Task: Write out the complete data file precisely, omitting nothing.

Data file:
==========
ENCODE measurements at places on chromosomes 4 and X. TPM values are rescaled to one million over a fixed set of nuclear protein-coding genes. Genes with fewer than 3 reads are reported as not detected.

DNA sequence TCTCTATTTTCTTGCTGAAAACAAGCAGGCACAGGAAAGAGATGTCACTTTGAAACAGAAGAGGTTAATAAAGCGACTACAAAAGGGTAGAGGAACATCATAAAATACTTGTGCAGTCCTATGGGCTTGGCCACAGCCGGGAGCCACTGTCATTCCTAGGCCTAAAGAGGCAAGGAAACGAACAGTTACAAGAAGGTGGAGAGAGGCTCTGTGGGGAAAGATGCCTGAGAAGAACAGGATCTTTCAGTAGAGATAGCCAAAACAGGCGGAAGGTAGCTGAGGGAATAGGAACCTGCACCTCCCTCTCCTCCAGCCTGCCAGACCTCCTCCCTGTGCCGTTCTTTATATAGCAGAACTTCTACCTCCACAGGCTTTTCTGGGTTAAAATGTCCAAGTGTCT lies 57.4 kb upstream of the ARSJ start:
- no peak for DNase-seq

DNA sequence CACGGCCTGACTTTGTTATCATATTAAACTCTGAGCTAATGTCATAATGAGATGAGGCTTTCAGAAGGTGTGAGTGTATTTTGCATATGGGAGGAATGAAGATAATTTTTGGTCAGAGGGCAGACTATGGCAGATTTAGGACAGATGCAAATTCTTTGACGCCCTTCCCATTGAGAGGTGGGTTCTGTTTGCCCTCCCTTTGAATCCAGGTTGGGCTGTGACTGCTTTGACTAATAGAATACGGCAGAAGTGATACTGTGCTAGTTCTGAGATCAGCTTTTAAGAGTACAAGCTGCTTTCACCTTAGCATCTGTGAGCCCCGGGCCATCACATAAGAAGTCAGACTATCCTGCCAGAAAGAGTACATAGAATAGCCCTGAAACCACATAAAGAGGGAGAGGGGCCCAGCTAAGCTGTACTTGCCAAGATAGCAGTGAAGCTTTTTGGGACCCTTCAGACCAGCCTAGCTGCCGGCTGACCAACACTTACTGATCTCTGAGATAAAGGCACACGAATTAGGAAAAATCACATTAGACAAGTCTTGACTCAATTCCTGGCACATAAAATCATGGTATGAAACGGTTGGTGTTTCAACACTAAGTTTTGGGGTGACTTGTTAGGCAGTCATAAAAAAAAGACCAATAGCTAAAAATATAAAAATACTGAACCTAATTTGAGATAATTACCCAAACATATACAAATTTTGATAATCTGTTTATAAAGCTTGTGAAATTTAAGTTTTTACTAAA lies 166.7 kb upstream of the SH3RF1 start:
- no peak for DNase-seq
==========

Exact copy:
ENCODE measurements at places on chromosomes 4 and X. TPM values are rescaled to one million over a fixed set of nuclear protein-coding genes. Genes with fewer than 3 reads are reported as not detected.

DNA sequence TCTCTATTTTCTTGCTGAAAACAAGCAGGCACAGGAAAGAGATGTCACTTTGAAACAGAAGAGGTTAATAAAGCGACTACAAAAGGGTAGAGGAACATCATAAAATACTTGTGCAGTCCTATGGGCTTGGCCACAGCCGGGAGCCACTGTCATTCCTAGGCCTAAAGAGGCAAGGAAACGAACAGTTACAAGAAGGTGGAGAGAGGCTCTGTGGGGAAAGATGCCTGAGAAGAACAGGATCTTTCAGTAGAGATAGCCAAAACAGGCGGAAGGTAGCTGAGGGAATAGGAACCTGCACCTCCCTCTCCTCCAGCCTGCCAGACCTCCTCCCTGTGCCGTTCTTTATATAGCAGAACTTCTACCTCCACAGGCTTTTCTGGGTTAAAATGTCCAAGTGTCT lies 57.4 kb upstream of the ARSJ start:
- no peak for DNase-seq

DNA sequence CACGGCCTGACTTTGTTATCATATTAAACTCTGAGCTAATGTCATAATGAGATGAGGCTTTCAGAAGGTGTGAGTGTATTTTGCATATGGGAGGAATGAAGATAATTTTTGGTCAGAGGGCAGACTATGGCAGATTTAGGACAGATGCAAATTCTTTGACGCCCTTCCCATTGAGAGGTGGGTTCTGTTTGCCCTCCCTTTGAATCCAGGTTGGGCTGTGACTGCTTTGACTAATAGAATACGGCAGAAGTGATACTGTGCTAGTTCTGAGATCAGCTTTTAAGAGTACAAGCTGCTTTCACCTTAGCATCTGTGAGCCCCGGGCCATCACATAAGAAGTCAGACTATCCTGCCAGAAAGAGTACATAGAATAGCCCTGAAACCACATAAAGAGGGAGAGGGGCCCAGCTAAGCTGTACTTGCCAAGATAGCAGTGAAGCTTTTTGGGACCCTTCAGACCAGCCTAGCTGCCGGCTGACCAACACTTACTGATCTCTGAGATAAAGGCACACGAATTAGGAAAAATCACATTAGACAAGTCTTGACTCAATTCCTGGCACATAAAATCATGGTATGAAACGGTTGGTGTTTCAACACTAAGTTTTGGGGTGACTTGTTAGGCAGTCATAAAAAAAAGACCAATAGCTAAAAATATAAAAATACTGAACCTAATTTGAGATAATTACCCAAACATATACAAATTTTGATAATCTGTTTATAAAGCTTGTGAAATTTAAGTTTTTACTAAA lies 166.7 kb upstream of the SH3RF1 start:
- no peak for DNase-seq